Despite these efforts, in 1543, John Calvin claimed in his Treatise on Relics that if all the pieces claimed to be the true cross were collected, they “would form a whole ship's cargo.” Recognizing the problem, the Council of Trent (1545-1563) upheld the veneration of relics, but again condemned their sale or abuse.

Today, the existing Code of Canon Law, derived from the Middle Ages, continues to forbid the sin of simony, the sale of relics. Despite this, eBay and other retailers offer a host of relics for sale, many of which come from shuttered churches or personal estates. Some retailers circumvent the Church’s ban by selling the reliquary. The accompanying relic is “free.”

True or false?

Ancient historians write that around 336 AD, in a rock cistern, St. Helena found three crosses and the INRI plaque Pilot had placed on Christ’s cross. To identify which plank was Christ’s cross, a dying woman touched each, and on touching the third, was cured.

Such traditions, along with chains of possession, underpin the devotion of ancient relics like that of the true cross, crown of thorns and shroud of Turin. Authentication required after the Fourth Lateran Council was further bolstered following the Council of Trent, when St. Charles Borromeo codified the guidelines for proper storage and authentication of relics.  These were standardized in the 1700s and largely exist today. 

As a result, relics must be accompanied by a certificate of authenticity, usually in Latin, signed by the issuing religious cleric and marked with their official seal. Cloth threads hold the relic in place and are stamped with a wax seal matching that on the certificate. The seal and threads should remain unbroken. Relics lacking an authentic certificate and accompanying seals cannot be displayed publicly, though they can be used for private devotion.

Making saintly connections

Most Catholic church altars are embedded with relics. Eighteen are set in the main altar and chapel altar of Holy Name of Jesus Cathedral in Raleigh. Many parish churches host additional relics for veneration. At St. Catherine of Siena in Wake Forest, the church walls are lined with ten altars honoring individual saints; many also contain relics. Our Lady of Perpetual Help in Rocky Mount has first class relics of Saints Jacinta and Francisco Marto, the Fatima visionaries; while St. Therese in Wilson has a first class relic of Saint Therese of Lisieux.

At Our Lady of Lourdes, most of the relics came from the estate of Father JaVan Saxon, who died in 2021. The rest were donated, handed down through families or other chains of possession.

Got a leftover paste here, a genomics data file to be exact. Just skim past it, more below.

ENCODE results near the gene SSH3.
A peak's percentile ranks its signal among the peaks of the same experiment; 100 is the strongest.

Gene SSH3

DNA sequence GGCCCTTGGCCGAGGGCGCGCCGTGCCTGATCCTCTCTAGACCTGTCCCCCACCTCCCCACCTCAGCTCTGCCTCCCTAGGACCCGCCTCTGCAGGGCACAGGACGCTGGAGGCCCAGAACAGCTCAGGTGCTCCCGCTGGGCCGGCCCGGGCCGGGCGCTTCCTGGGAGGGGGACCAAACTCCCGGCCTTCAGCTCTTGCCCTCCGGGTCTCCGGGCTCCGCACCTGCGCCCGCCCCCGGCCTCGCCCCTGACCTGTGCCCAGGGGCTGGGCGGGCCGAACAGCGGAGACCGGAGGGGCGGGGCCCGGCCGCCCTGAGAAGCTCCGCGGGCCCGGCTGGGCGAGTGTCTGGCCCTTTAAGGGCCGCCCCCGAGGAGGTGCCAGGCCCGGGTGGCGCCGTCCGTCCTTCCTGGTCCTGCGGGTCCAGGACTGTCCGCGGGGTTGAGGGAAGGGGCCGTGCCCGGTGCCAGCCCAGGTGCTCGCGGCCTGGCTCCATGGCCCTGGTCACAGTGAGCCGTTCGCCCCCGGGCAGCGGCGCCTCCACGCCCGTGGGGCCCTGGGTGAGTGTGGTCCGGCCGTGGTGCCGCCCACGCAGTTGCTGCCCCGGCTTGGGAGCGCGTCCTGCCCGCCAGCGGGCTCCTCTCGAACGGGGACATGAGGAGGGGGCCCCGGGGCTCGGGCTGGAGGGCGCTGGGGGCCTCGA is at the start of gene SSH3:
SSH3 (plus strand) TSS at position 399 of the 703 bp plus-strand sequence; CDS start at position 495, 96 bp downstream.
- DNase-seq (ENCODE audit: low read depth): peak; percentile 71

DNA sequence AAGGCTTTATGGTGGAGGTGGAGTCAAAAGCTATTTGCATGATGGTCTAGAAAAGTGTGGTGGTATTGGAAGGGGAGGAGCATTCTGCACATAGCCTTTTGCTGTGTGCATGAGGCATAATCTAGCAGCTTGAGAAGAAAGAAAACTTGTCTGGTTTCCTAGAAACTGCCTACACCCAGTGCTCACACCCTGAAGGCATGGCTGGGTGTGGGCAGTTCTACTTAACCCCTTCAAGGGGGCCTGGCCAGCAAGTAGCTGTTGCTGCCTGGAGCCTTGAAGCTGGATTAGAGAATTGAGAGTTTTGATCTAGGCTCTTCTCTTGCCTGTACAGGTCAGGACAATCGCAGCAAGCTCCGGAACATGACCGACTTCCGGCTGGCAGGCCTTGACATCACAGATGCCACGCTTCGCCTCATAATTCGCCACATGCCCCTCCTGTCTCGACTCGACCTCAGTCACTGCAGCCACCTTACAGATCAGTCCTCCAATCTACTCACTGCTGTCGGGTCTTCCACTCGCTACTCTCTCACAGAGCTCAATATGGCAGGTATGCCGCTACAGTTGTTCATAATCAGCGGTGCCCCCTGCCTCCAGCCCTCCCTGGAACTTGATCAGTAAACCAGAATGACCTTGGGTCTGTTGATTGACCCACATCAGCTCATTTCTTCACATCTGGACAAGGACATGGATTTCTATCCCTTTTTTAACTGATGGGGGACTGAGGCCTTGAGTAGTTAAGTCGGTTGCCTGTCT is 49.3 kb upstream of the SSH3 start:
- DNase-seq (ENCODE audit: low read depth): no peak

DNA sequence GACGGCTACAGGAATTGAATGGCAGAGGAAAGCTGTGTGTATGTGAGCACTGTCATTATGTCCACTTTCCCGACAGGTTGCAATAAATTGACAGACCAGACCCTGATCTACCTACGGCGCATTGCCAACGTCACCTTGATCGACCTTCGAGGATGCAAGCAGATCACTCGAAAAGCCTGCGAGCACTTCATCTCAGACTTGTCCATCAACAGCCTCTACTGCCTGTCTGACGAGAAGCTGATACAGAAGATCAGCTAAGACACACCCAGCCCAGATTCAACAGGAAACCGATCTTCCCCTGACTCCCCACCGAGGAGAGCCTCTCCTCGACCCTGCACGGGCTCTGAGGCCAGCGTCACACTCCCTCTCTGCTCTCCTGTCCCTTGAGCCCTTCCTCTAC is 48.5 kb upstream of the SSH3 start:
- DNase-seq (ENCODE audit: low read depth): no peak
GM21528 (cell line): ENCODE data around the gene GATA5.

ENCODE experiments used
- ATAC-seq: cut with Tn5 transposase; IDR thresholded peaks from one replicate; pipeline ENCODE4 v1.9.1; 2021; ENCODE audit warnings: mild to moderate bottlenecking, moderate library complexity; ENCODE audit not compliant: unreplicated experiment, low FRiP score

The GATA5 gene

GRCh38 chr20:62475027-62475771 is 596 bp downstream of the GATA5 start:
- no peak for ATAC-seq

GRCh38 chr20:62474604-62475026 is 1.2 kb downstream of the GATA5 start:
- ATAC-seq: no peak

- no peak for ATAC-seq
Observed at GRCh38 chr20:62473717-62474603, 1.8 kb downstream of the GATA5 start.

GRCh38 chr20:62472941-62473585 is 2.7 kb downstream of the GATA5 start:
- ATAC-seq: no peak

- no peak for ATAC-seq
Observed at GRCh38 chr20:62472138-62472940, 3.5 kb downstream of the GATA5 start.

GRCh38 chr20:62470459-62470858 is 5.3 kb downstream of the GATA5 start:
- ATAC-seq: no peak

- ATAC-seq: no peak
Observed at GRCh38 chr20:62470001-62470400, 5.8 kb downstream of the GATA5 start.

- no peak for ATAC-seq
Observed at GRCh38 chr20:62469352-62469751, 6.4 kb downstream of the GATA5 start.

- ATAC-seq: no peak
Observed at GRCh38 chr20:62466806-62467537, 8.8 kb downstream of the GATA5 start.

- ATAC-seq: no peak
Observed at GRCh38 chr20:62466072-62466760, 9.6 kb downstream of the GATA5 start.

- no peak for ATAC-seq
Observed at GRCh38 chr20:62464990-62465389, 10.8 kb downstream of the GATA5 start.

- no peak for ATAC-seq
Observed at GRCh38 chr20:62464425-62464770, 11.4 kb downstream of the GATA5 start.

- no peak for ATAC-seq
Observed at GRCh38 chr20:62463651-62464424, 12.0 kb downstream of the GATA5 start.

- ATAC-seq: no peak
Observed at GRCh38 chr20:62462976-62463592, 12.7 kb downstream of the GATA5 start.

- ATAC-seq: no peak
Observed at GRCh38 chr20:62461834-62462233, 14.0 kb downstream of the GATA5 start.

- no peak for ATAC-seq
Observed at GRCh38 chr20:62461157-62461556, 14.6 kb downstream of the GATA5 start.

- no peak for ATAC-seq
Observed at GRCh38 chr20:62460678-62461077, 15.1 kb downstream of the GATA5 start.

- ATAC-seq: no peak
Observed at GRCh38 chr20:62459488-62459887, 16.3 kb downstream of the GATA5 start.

Anne Killion donated the relic of the true cross. Her uncle, Monsignor Thomas Smiddy, vice-chancellor of the Brooklyn diocese, held the relic, which passed to her aunt on his death. Eventually, Killion received a box of family items that she stored in a closet without opening.  Clearing out years later, she opened the box and found a stained envelope containing a certificate, handwritten in Latin calligraphy on parchment. Though unable to read Latin, Killion made out the word “crucis,” or cross. 

With the certificate was a small, tarnished, silver cross, which she thought would make a nice piece of jewelry.  While cleaning the cross, a small screw came loose, so she opened the back. Inside she found another, smaller cross.

“I turned it over and there’s a thin red cross of threads on the back, an X,” Killion said. “There’s a seal inside. It was clear, but it was framed in silver. I said, ‘This is something; I don’t know what this is!’”

She took the relic to Father Pat, who had it authenticated by Father Carlos Martins, director of Treasures of the Church, a ministry of traveling relics. Killion donated the relic to Our Lady of Lourdes, where it is now honored at the foot of the crucifix.

What about those miracles?

As for miracles, Father Pat insists that “all healings come from God.”

“If you’ve got inoperable cancer, yes, pray to God, but if he is going to heal you, 99 times out of 99 it will likely be through a human being,” Father Pat said. “Sometimes he steps outside of that and you get miraculous healings.”

Father Pat recommends practicing a devotion to the saints, but says venerating relics is like using the resources in a library.  

“You don’t have to read a single book in there.  But there’s stuff in there that can make your life better,” he said. “You don’t have to have a relationship with the saints of God, but we believe in the Communion of Saints, and it’s not just in Heaven.”